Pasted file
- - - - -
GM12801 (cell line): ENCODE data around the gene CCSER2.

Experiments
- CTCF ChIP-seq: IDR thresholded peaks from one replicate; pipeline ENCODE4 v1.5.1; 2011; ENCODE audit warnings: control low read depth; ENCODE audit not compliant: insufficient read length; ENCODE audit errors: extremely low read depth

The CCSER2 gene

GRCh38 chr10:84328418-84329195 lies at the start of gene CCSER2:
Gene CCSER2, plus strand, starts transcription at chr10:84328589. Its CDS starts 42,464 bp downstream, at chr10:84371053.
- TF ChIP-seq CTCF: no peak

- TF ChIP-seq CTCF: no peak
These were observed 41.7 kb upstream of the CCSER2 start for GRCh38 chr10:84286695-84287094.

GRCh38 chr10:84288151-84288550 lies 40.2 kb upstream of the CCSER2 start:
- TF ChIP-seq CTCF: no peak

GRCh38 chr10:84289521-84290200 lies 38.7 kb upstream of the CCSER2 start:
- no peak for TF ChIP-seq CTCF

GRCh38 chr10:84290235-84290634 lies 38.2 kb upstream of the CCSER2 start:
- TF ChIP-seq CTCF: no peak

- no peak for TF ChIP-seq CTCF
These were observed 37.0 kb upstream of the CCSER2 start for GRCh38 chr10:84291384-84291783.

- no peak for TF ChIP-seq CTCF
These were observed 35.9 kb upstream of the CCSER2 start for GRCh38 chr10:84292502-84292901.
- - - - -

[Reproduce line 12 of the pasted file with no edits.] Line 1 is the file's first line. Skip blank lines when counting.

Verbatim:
GRCh38 chr10:84289521-84290200 lies 38.7 kb upstream of the CCSER2 start: